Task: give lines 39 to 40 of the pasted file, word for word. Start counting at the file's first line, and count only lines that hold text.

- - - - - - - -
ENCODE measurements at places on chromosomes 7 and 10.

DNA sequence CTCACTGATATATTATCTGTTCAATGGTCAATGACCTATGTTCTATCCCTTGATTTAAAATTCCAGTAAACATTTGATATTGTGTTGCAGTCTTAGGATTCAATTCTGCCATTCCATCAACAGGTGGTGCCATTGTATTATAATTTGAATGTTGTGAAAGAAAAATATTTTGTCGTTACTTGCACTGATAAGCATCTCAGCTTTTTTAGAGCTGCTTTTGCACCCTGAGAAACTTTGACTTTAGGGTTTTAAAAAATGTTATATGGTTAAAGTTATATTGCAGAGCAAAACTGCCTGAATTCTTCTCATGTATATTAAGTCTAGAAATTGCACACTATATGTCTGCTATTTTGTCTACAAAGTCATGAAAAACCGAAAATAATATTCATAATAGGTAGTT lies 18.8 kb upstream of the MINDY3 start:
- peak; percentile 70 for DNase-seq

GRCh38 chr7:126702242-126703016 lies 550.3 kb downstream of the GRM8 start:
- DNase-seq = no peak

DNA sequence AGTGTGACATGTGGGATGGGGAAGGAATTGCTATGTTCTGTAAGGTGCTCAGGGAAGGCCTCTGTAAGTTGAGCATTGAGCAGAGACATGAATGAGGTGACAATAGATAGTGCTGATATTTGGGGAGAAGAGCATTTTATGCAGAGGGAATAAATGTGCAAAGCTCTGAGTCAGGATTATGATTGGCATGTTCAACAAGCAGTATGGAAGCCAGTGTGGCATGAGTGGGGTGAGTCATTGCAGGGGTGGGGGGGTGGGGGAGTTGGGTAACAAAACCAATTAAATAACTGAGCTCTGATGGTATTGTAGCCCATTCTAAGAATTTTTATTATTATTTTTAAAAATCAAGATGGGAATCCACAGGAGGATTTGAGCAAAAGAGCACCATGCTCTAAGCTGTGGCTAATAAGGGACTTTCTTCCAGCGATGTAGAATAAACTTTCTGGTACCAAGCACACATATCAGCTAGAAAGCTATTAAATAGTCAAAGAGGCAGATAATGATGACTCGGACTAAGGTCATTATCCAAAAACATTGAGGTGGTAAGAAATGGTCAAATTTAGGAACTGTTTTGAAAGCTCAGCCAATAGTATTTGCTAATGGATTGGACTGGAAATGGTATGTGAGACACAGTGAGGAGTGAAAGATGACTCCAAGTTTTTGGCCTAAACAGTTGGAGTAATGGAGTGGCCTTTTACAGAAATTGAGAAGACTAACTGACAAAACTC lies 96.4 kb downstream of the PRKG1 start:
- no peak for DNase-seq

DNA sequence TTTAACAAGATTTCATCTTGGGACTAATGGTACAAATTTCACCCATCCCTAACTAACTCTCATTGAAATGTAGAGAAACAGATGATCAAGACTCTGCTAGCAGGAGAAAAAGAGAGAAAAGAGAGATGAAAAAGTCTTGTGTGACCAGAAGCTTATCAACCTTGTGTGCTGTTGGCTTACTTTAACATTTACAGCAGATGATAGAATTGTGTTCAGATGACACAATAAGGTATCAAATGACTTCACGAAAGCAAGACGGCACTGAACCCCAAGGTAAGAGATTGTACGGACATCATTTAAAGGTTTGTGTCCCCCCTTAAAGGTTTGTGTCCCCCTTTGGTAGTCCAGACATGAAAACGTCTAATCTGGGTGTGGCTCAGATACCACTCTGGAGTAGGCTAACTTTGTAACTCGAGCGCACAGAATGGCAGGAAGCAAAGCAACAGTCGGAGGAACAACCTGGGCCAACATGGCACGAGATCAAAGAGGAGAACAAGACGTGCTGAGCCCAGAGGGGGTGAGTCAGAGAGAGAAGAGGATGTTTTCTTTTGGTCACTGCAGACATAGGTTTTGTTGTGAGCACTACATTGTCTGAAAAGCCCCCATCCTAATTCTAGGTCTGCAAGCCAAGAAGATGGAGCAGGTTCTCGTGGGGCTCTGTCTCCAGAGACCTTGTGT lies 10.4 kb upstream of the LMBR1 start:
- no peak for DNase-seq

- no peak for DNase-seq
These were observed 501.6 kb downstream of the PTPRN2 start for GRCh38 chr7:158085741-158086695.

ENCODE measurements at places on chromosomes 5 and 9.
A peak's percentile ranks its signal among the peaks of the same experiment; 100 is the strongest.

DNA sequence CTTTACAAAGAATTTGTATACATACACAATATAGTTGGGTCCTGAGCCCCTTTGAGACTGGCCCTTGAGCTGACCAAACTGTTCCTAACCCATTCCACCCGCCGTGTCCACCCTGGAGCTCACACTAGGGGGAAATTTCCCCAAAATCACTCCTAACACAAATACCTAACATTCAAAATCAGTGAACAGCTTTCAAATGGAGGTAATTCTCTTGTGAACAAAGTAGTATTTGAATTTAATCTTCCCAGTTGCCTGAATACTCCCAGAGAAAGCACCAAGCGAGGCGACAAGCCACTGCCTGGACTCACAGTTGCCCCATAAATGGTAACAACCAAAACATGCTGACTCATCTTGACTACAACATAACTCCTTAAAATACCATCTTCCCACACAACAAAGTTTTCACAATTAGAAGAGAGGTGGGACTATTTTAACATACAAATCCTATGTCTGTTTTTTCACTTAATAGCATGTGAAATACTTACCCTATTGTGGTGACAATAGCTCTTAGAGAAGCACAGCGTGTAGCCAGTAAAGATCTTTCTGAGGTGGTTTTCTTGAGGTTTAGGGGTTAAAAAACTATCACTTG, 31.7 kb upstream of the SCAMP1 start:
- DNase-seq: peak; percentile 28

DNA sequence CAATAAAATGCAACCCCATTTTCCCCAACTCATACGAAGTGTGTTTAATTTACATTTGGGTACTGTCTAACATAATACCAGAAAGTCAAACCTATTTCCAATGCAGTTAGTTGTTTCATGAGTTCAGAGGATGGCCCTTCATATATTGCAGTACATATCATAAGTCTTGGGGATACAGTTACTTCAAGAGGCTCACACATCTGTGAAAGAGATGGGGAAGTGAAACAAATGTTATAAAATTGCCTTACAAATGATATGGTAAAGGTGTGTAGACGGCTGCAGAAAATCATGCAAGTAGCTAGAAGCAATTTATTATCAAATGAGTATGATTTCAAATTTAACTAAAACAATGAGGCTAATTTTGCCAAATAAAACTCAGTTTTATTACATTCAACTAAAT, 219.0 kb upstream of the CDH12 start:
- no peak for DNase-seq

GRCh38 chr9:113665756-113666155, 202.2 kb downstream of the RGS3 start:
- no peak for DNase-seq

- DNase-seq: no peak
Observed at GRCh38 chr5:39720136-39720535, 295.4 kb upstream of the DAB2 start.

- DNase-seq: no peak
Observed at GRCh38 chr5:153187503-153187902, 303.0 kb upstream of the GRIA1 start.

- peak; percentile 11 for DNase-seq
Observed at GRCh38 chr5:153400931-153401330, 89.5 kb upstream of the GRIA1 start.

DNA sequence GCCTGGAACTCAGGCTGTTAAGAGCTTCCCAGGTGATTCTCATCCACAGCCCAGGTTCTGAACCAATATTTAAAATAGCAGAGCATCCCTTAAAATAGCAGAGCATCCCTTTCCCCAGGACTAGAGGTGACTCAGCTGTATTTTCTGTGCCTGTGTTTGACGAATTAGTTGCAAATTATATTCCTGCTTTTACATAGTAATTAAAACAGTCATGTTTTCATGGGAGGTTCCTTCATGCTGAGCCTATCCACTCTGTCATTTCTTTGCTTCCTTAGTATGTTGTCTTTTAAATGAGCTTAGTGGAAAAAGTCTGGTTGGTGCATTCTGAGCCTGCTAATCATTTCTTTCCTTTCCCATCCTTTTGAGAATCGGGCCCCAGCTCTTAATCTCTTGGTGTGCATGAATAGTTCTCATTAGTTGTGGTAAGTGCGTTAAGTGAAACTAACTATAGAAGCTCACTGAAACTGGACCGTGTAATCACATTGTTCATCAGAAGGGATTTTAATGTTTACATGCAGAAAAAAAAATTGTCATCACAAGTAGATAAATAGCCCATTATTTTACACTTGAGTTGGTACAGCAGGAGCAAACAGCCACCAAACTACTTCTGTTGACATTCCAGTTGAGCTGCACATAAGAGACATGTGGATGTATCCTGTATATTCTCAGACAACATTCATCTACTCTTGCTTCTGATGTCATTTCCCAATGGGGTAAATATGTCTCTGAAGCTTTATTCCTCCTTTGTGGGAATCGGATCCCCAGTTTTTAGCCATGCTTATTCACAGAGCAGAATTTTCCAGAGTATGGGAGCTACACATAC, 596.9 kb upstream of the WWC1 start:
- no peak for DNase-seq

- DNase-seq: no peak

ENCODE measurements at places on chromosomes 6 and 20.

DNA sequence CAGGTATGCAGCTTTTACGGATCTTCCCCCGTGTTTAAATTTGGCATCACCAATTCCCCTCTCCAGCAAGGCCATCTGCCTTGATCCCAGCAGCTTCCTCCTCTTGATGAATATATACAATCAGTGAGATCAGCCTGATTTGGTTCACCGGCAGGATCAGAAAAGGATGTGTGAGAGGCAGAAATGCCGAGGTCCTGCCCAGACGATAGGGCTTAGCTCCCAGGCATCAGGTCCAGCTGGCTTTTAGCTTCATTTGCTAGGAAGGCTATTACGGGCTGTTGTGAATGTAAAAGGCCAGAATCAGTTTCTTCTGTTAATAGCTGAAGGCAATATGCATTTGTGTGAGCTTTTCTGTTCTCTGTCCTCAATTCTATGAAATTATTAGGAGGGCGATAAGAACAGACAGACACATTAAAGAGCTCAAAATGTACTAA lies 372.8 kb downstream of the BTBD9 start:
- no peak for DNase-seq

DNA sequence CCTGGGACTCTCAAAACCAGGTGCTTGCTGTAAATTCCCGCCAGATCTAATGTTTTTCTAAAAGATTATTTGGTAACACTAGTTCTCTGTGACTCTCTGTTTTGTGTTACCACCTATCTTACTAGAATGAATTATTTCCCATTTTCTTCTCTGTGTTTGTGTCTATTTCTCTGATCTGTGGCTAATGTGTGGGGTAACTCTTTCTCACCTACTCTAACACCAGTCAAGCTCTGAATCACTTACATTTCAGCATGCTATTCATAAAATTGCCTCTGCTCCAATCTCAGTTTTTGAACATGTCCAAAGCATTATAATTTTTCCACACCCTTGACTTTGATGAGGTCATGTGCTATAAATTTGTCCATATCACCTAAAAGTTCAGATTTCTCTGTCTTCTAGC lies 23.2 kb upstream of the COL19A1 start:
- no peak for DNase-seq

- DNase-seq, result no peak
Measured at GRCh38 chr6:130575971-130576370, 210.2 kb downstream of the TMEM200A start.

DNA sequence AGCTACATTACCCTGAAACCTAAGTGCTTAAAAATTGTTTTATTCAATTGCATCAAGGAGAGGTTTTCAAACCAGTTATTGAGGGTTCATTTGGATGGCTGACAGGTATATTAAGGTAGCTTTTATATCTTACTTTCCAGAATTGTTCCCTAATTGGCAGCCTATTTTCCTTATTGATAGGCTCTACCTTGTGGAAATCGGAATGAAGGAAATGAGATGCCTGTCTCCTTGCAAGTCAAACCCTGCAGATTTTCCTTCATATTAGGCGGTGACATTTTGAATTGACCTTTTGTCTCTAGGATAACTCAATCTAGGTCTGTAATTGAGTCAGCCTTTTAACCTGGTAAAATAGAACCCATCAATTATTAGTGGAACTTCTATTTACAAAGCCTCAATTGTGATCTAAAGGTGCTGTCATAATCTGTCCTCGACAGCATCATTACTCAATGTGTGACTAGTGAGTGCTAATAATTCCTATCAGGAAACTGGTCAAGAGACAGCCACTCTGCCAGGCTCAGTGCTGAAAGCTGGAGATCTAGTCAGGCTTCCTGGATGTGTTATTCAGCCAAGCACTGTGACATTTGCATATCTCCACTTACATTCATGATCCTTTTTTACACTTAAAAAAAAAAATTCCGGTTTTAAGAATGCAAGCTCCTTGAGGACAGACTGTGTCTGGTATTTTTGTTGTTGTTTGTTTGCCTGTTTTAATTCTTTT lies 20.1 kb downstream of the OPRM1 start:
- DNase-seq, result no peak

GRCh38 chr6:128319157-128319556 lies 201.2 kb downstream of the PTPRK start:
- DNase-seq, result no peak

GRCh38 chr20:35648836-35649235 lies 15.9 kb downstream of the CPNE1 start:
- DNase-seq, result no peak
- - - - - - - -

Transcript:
- DNase-seq, result no peak

GRCh38 chr20:35648836-35649235 lies 15.9 kb downstream of the CPNE1 start: